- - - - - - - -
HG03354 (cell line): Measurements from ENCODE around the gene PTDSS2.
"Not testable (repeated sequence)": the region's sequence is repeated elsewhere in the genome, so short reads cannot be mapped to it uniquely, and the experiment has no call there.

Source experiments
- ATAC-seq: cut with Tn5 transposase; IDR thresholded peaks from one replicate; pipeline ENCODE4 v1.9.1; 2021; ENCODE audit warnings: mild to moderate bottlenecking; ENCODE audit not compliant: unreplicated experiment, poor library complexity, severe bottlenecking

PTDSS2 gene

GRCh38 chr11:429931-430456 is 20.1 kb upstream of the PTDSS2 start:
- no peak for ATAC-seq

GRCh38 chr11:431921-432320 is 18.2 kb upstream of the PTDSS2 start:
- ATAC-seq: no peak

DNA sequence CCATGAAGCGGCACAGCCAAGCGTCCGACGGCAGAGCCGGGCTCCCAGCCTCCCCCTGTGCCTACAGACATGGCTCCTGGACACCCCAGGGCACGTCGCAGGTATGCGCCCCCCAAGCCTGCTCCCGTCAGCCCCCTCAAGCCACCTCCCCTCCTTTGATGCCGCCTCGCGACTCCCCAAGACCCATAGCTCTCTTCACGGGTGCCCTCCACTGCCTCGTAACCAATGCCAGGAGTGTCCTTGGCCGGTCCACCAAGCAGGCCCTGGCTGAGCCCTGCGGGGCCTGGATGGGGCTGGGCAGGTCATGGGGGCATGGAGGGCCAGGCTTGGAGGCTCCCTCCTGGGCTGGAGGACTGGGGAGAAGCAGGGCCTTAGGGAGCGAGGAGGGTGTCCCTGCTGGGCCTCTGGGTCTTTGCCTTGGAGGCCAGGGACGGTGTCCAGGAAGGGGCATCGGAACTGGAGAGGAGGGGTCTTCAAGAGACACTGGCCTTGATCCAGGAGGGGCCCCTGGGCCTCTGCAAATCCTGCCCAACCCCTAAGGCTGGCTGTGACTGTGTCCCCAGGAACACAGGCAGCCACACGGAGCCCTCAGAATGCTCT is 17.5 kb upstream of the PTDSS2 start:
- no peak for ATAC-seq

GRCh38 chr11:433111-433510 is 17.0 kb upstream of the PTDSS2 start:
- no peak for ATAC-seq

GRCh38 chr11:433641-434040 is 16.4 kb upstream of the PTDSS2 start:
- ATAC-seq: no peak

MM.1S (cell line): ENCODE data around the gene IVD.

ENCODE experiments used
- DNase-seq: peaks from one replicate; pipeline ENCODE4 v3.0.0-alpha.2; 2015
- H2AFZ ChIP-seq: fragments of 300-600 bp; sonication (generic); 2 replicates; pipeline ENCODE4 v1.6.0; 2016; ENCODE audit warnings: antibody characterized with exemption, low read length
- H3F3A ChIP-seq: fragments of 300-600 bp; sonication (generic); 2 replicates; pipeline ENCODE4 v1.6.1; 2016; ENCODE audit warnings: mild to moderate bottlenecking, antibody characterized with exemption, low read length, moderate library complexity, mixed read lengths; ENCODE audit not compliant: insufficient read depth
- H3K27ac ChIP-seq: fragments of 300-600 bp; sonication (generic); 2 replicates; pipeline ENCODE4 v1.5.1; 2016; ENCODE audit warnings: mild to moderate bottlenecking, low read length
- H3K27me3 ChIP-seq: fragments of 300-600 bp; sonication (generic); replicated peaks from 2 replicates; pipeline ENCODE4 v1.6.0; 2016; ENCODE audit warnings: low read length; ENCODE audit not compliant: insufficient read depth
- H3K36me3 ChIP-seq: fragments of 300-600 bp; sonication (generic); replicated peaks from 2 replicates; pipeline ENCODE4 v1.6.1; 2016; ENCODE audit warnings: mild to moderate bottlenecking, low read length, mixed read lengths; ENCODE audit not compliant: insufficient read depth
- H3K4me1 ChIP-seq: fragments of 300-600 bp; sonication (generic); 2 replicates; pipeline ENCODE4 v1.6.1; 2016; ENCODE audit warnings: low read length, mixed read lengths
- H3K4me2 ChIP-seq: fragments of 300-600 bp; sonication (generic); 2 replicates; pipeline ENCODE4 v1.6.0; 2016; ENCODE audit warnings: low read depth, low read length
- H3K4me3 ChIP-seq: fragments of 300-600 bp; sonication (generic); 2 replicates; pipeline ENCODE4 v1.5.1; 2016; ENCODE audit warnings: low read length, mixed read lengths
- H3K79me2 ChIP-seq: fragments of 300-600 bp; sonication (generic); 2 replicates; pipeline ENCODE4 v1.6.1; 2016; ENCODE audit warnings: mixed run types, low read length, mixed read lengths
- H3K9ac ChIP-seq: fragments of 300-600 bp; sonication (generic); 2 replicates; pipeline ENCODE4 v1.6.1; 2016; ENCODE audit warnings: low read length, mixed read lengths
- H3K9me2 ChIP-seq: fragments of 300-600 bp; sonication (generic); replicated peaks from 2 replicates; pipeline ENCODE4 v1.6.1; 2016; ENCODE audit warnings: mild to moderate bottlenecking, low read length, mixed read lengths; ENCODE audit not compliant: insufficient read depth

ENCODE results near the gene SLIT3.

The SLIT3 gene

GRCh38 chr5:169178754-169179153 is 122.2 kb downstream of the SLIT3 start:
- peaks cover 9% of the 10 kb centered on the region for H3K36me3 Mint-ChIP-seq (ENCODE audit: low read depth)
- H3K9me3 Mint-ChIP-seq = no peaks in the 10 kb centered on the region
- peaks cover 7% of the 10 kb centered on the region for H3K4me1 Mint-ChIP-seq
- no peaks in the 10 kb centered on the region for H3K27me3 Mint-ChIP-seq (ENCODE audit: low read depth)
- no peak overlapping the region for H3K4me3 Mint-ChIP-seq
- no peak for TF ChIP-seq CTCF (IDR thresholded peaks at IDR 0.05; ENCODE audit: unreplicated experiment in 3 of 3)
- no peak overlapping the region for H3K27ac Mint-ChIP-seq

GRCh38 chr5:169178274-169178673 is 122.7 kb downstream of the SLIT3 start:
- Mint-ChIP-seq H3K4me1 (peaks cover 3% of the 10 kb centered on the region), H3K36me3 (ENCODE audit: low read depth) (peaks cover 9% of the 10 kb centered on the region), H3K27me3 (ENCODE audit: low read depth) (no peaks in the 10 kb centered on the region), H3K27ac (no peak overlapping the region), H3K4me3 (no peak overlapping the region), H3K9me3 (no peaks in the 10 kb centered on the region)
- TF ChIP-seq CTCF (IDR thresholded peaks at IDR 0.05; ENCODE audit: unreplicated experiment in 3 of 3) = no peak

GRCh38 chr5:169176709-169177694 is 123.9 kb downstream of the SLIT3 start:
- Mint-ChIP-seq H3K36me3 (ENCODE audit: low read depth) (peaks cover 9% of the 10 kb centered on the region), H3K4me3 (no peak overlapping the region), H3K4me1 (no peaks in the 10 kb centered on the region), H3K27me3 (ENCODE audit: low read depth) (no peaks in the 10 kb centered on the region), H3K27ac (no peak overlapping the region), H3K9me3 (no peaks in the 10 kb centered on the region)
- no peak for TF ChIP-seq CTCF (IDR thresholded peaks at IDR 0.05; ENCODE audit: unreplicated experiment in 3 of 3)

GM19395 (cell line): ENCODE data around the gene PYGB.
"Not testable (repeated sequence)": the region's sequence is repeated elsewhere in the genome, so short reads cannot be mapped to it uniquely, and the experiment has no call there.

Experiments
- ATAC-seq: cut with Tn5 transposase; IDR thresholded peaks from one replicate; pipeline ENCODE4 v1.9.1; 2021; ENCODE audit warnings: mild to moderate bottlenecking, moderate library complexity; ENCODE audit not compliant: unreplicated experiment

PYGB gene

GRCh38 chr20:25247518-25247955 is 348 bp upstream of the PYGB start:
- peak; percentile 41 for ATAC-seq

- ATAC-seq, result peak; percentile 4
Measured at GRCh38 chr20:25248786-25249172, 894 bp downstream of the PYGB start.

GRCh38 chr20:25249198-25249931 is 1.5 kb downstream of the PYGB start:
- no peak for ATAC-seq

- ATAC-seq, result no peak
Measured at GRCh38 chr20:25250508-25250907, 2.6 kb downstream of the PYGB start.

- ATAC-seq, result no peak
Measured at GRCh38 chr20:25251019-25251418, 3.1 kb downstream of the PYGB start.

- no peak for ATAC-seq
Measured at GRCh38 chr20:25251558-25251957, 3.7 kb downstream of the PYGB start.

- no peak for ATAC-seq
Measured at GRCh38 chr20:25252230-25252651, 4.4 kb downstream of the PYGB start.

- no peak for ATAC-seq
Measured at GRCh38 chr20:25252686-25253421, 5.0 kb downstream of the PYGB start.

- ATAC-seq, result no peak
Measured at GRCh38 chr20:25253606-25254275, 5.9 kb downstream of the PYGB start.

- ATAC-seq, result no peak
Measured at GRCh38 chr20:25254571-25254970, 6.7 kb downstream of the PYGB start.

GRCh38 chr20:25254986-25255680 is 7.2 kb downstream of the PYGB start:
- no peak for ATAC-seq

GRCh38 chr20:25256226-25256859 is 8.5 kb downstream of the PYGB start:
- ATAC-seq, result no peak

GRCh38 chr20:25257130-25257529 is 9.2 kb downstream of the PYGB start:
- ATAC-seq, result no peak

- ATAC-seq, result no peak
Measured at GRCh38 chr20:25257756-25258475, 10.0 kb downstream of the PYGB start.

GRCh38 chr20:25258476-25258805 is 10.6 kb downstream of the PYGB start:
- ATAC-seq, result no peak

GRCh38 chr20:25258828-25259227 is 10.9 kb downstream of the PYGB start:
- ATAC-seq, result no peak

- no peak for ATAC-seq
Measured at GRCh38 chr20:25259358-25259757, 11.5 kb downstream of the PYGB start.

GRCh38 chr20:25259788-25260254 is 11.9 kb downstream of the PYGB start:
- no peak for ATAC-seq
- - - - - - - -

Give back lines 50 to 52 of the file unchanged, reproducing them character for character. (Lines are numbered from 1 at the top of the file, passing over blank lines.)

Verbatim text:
PYGB gene

GRCh38 chr20:25247518-25247955 is 348 bp upstream of the PYGB start:
- peak; percentile 41 for ATAC-seq